And did he ever. Within a month and a half, Sprinkel grabbed the 1,000 square foot location, partnered with local restaurateur Igor Jurkovic of Restaurant Mediteran and opened the doors of his new food concept: a gourmet salad bar for fast and healthy meals. 
In addition to offering 100 gourmet salad toppings for patrons to help themselves, weigh and pay by the pound, Leaf also serves soups, fruits and smoothies. The response, says Sprinkel, has been nearly overwhelming. 
"The concept got around fast. We're crazy busy. We've only be open three weeks and we have regular clientele," he says. "We're profitable in our first month."
Leaf now has a staff of ten. The restaurant seats 15 inside, six outside, offering take out service. Sprinkel is already thinking of adding an Okemos location next year and hopes to franchise the business. 

Source: Mark Sprinkel, Leaf Salad Bar
Writer: Natalie Burg, Development News Editor

Spherion brings unique staffing services to Old Town

Few things could be more optimistic signs for Lansing's job market than the opening of a new staffing agency. Spherion Staffing opened its doors in Old Town in July, and according to managing partner Brad Back, Lansing was just what the franchise's parent company, Randstad was looking for.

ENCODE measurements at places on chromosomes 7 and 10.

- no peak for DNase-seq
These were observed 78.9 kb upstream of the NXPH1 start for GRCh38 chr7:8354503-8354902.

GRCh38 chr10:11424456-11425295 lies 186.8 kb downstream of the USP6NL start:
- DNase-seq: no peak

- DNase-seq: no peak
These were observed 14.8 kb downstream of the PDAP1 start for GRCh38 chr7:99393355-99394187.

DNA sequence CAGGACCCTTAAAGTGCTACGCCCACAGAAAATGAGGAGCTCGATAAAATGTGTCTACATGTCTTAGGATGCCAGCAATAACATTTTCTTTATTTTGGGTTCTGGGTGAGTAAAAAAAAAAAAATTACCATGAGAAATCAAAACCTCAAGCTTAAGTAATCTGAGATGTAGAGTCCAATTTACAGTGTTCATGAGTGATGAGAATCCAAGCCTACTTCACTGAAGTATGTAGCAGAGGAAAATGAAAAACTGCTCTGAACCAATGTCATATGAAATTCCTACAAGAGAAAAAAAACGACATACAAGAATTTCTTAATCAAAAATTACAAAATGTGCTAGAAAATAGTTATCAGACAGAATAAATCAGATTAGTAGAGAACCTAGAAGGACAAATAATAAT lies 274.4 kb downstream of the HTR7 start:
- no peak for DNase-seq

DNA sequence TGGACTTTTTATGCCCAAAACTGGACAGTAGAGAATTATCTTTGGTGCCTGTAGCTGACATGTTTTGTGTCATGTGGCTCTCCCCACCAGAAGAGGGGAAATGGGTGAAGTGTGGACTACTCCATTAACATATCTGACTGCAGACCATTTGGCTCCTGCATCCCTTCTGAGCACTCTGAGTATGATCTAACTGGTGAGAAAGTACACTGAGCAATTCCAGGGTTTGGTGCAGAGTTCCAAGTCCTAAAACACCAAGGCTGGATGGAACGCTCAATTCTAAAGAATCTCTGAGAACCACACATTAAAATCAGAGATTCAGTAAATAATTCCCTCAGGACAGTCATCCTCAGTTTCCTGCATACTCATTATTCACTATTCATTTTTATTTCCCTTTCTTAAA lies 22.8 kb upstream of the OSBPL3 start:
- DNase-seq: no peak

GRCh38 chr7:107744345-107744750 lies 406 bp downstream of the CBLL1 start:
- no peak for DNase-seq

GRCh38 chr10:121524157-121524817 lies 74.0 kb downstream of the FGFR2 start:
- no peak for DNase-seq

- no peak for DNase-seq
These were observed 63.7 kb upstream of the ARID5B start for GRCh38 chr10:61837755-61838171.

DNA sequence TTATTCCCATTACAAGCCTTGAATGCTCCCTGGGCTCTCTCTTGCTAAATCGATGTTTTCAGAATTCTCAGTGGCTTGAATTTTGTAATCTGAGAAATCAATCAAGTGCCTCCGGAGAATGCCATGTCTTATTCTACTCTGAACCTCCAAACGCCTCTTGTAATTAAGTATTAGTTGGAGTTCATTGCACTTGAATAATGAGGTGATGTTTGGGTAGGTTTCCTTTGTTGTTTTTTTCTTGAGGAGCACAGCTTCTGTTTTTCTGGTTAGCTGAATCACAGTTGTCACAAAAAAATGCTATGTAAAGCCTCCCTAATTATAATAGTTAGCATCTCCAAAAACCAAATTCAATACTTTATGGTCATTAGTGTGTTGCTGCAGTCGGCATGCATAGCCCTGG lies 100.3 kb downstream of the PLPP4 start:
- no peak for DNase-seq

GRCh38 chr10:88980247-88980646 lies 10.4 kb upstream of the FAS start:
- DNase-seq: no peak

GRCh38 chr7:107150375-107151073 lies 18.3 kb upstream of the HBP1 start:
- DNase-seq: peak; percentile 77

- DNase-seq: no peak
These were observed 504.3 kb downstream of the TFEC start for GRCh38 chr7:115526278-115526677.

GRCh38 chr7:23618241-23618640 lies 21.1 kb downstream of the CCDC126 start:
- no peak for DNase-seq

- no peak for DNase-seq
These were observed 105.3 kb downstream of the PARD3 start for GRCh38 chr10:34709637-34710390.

"Lansing's market size is better serviced by an owner-operated store and we really liked what was happening with the Camero line being moved here," says Back. "We thought it was a great place to be in Michigan because of the diversity of industries here." 
After he and his wife both worked in corporate environments for some time. Back says he was attracted to Old Town because of the area's small town feel within the larger city. Similarly, the opportunity to own his own franchise allows him to exercise his entrepreneurial inclinations after working for Randstad for two years in Detroit. That small business feel, he says, will also be a benefit to clients. 
"We definitely have the service of an owner-occupied business, but the backing of a large corporation," Back syas. "A lot of these companies like the smaller service models, but sometimes you have to have the finances of a large company to staff these large customers."